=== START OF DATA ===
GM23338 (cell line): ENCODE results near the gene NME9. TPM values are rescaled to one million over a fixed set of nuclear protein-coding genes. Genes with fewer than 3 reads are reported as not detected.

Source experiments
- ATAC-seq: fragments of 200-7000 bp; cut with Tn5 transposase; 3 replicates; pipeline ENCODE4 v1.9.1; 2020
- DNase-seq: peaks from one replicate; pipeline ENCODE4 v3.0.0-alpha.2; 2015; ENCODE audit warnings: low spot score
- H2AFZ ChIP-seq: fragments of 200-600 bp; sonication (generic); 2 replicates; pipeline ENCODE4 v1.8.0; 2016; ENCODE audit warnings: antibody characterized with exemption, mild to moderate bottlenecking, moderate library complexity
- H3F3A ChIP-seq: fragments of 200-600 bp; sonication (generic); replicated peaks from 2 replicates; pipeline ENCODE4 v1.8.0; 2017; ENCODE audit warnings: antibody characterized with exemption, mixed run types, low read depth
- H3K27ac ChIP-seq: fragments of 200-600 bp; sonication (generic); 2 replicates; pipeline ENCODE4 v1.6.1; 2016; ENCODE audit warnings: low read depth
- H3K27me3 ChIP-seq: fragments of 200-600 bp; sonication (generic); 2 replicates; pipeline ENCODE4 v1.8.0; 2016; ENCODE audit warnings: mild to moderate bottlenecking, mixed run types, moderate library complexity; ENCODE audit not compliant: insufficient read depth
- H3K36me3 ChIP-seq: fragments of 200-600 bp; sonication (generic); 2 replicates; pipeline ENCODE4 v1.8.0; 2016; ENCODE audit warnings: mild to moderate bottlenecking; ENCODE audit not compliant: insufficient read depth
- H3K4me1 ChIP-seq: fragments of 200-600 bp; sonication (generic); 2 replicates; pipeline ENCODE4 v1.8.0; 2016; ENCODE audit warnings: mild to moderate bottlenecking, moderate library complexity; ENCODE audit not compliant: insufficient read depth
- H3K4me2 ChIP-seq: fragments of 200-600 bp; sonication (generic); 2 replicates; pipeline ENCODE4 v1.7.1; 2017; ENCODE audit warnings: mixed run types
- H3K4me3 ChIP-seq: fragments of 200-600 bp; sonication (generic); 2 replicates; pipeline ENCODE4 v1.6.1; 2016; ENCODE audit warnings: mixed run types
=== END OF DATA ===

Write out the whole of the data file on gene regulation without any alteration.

GM23338 (cell line): ENCODE results near the gene NME9. TPM values are rescaled to one million over a fixed set of nuclear protein-coding genes. Genes with fewer than 3 reads are reported as not detected.

Source experiments
- ATAC-seq: fragments of 200-7000 bp; cut with Tn5 transposase; 3 replicates; pipeline ENCODE4 v1.9.1; 2020
- DNase-seq: peaks from one replicate; pipeline ENCODE4 v3.0.0-alpha.2; 2015; ENCODE audit warnings: low spot score
- H2AFZ ChIP-seq: fragments of 200-600 bp; sonication (generic); 2 replicates; pipeline ENCODE4 v1.8.0; 2016; ENCODE audit warnings: antibody characterized with exemption, mild to moderate bottlenecking, moderate library complexity
- H3F3A ChIP-seq: fragments of 200-600 bp; sonication (generic); replicated peaks from 2 replicates; pipeline ENCODE4 v1.8.0; 2017; ENCODE audit warnings: antibody characterized with exemption, mixed run types, low read depth
- H3K27ac ChIP-seq: fragments of 200-600 bp; sonication (generic); 2 replicates; pipeline ENCODE4 v1.6.1; 2016; ENCODE audit warnings: low read depth
- H3K27me3 ChIP-seq: fragments of 200-600 bp; sonication (generic); 2 replicates; pipeline ENCODE4 v1.8.0; 2016; ENCODE audit warnings: mild to moderate bottlenecking, mixed run types, moderate library complexity; ENCODE audit not compliant: insufficient read depth
- H3K36me3 ChIP-seq: fragments of 200-600 bp; sonication (generic); 2 replicates; pipeline ENCODE4 v1.8.0; 2016; ENCODE audit warnings: mild to moderate bottlenecking; ENCODE audit not compliant: insufficient read depth
- H3K4me1 ChIP-seq: fragments of 200-600 bp; sonication (generic); 2 replicates; pipeline ENCODE4 v1.8.0; 2016; ENCODE audit warnings: mild to moderate bottlenecking, moderate library complexity; ENCODE audit not compliant: insufficient read depth
- H3K4me2 ChIP-seq: fragments of 200-600 bp; sonication (generic); 2 replicates; pipeline ENCODE4 v1.7.1; 2017; ENCODE audit warnings: mixed run types
- H3K4me3 ChIP-seq: fragments of 200-600 bp; sonication (generic); 2 replicates; pipeline ENCODE4 v1.6.1; 2016; ENCODE audit warnings: mixed run types